More Constructive Obstructionism in Action

Louisiana congressman introduces bill that would force any member of Congress who votes in favor of government-run health care to enroll themselves in the program.

Yesterday, I wrote a little about the Doctrine of Constructive Obstructionism, about how congressional Republicans must propose alternatives to the plans and proposals put forth by their counterparts across the aisle, unify behind those alternatives, and refuse to budge with regard to each and every piece of legislation proposed by the Democrats that weakens our economy and undermines our national defense.

It seems as though, when it comes to the health care debate, one House Republican is getting the ball rolling. In a recent press release, Louisiana Congressman John Fleming, M.D.–that’s right, a medical doctor–described a new piece of legislation he has introduced which would hold his colleagues accountable as they seek to enact groundbreaking reforms to the American health care system. Fleming’s statement:

As a physician, I am amazed at the number of bureaucrats in this House who are quick to claim a government-run health care plan is the reform this country needs. This resolution will offer members of Congress an opportunity to put their money where their mouth is, and urge their colleagues who vote for legislation creating a government-run health care plan to lead by example and enroll themselves in the same public plan.

Fantastic. What better way for congressmen and congresswomen to truly represent their constituents than to subject themselves to the very same rules they enact? I love it.

Fleming’s legislation, of course, will likely not go anywhere — but it’s the idea that Republicans are offering alternatives and new ideas while at the very same time strongly saying “no” to the Democrats’ plans. Regardless of whether the health care reform legislation passes, the GOP can and will be in the position of looking back upon the debate and informing the electorate that, no, the Democrats refused to play by the very same rules which they were foisting upon the American people.

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Comments

  1. Anonymous says:

    Thank you for the update Jeff. Great piece of news! I wrote Congressman Fleming a thank you and commended him on his creative thinking. I also told him this is what Republicans need to do instead of waiting for the axe to fall.

    Thanks again Jeff.

  2. YOUR CHEATIN HEART says:

    Honey, I'd like to have affairs, but could YOU please be faithful. Same deal here with Congress' healthcare.

  3. THESE PEOPLE HAVE TO GO says:

    I'm beginning to think that, maybe, just maybe Congressional poop DOESN'T stink!!!

  4. Rix says:

    In Soviet Union, the party leaders were treated by the same overworked doctors, same outdated medications and same understaffed and poorly supplied hospitals as common citizens – officially, of course. The reality, however, was that Communist partaigenosses and their families had a separate network of well-supplied and well-equipped medical providers that a commoner could not access except by personal "recommendation". That's what Americans will have in 7.5 years – unless Atlas shrugs, and soon.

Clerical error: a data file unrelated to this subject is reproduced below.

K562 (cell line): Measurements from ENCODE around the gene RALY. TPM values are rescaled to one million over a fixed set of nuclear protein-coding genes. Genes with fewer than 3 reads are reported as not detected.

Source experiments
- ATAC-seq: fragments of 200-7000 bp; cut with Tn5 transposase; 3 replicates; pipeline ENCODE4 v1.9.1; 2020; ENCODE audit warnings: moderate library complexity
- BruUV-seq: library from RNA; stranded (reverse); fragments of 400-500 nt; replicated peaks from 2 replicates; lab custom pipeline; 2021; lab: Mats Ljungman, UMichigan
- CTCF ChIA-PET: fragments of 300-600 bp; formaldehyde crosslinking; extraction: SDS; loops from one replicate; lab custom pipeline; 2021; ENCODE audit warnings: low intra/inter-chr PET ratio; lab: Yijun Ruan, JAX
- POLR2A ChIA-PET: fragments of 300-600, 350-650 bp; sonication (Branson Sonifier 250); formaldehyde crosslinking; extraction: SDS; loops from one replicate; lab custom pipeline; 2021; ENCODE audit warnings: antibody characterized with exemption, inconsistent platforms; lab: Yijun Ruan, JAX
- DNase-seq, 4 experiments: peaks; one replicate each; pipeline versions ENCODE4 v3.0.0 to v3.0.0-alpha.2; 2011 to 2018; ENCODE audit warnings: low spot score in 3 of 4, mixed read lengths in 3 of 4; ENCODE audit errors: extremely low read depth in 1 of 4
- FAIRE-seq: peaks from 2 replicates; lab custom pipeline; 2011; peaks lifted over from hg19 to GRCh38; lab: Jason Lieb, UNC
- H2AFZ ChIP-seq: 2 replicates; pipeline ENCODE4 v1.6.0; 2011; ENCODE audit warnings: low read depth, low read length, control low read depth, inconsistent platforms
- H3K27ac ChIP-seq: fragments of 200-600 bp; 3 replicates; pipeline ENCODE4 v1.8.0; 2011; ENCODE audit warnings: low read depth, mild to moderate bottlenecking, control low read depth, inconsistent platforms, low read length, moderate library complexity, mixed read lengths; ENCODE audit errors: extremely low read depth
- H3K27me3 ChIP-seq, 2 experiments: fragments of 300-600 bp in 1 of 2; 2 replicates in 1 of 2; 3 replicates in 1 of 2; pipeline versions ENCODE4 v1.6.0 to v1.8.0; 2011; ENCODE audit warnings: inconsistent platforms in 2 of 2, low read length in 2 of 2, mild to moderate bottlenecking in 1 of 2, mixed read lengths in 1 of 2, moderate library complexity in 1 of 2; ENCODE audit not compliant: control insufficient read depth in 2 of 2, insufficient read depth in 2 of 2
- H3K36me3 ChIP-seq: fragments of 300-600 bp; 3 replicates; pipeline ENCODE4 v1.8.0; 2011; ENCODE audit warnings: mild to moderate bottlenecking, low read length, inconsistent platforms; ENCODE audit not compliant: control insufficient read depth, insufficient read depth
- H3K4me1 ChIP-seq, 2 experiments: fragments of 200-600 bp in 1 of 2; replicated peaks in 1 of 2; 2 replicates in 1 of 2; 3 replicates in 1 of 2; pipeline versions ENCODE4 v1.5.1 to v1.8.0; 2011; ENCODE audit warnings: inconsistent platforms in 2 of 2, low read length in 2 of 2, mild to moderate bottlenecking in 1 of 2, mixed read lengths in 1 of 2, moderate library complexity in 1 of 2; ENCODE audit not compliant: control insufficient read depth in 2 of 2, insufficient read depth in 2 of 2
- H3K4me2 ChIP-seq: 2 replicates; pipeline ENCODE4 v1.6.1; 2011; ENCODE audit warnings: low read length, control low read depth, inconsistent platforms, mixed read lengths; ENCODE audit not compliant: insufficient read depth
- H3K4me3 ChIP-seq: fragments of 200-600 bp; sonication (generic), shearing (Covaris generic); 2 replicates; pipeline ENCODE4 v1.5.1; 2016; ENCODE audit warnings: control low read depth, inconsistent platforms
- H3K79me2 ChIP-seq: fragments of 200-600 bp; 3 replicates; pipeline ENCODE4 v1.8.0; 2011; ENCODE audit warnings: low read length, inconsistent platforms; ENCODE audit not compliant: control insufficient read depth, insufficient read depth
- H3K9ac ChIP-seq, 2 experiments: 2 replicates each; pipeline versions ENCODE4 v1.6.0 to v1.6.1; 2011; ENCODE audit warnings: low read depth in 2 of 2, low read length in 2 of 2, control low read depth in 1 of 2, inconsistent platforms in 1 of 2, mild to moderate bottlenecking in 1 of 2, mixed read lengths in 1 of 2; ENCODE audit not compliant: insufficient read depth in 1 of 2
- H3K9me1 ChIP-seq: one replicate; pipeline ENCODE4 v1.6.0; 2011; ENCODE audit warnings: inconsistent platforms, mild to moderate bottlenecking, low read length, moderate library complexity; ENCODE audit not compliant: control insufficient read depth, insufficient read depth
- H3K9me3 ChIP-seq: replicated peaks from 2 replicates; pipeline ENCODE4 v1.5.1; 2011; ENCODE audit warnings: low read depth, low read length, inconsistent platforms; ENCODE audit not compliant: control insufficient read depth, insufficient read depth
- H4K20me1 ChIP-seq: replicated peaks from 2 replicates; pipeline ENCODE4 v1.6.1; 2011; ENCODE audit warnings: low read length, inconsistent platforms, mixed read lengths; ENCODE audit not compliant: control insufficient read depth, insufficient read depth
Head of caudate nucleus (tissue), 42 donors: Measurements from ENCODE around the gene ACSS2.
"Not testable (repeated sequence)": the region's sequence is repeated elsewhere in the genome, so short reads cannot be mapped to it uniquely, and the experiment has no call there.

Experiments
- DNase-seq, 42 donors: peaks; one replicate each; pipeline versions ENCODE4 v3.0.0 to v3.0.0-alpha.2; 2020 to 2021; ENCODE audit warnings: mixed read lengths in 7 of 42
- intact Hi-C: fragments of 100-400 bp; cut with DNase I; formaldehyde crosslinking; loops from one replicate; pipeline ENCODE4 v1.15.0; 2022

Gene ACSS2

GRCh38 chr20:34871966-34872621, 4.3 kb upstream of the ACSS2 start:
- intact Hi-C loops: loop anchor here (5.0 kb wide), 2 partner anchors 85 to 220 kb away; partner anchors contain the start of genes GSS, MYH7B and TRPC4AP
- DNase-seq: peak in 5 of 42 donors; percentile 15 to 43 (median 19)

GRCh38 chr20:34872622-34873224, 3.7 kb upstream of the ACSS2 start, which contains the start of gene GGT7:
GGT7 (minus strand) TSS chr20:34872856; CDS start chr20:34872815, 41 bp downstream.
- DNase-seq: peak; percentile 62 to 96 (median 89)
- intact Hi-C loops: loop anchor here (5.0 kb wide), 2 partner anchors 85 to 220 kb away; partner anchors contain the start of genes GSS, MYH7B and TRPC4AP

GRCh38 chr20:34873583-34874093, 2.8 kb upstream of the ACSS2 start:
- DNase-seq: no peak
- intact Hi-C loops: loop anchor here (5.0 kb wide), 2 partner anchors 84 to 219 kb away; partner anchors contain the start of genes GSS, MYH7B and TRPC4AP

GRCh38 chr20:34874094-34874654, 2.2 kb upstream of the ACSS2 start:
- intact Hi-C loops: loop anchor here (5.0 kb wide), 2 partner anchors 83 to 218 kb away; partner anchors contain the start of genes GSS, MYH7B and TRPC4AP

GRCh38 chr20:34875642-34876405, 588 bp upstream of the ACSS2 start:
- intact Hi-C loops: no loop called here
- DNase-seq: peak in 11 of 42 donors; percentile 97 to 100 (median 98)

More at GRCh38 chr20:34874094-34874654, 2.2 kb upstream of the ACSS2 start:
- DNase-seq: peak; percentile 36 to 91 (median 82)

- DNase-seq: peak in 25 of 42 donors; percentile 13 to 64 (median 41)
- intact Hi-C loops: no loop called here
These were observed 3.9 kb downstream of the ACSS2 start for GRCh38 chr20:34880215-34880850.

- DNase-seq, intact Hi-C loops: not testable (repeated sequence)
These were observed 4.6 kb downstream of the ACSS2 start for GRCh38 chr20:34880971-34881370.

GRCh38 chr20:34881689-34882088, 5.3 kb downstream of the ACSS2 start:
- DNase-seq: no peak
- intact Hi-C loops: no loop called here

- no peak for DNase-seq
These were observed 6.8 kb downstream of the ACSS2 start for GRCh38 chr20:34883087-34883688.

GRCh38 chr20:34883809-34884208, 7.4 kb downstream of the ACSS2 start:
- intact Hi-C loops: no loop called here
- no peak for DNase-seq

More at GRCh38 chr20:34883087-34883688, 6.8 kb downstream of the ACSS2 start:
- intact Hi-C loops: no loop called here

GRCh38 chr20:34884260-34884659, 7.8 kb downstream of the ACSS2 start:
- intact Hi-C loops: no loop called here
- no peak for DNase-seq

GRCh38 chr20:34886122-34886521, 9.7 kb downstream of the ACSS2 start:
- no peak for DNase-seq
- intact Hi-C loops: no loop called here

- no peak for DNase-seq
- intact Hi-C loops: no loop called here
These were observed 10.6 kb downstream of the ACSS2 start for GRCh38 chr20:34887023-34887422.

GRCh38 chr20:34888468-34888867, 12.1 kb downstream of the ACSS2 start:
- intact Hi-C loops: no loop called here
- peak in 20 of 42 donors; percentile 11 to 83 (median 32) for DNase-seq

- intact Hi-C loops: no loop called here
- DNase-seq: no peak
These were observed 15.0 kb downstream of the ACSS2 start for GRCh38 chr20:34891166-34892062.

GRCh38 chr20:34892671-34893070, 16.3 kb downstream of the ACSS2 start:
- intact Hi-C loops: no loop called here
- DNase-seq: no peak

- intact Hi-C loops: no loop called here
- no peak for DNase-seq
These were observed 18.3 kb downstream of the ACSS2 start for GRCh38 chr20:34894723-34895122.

5. Chuck in San Diego says:

    I've been saying for years that everyone on Capital Hill or the White House should eat their own dog food.

    - Pensions & Retirement
    - Health Care
    - Vacations
    - and the list goes on….

    Give them the same government benefits that the Selective Executive Service (SES) gets. They're the cream of the crop civilian government employees. What makes members of congress any more special than them?

    But I disagree with the Louisiana congressman, I think all of these things should be mandatory enrollment at time of oath.

  6. FRANCE SMARTER THAN U.S. says:

    Europe is telling US to quit spending and work on deficit reduction. How funny is that? Ha Ha Ha

  7. goddessdivine says:

    I love it. But you're right – it likely won't go anywhere. Congressmen are above the law, remember?

  8. Gail B says:

    Rix, I'm sending your comment to the two most troublesome GA legislators and probably to the newspapers, too.

  9. Rix says:

    > Rix, I'm sending your comment to the two most troublesome GA
    > legislators and probably to the newspapers, too.

    I am honored by such a high esteem for my foreign experience. Most likely, those legislators know it pretty well as the Usurper have provided them with a booklet.

    By the way, I could also tell a lot about my experience in Israel – the country that implemented mandatory healthcare coverage, also known here as "HillaryCare", in mid-nineties. To say it didn't work would be a *very* diplomatic term…

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